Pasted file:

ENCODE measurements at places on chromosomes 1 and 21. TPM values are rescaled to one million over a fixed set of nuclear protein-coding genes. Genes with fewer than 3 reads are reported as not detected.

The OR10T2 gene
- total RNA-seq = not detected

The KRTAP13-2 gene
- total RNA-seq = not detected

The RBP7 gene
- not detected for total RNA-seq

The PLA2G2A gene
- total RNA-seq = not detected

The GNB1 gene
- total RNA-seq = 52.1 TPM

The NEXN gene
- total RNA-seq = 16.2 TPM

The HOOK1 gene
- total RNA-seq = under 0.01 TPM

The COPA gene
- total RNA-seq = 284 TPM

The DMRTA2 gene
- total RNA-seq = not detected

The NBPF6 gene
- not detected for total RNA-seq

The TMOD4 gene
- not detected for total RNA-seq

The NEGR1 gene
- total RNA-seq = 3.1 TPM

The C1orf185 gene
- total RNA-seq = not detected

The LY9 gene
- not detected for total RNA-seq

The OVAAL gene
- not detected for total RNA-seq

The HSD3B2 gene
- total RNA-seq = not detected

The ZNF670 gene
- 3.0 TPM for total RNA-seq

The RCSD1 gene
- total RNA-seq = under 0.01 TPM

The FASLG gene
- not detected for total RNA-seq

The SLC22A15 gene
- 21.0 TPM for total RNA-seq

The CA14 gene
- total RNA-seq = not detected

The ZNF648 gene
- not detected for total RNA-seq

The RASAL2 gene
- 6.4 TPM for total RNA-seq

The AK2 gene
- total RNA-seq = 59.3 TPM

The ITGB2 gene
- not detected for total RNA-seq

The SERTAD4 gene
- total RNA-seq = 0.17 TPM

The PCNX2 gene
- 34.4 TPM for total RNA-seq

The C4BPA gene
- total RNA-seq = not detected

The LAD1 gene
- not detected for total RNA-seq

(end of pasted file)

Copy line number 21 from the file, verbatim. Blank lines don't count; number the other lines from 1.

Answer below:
- not detected for total RNA-seq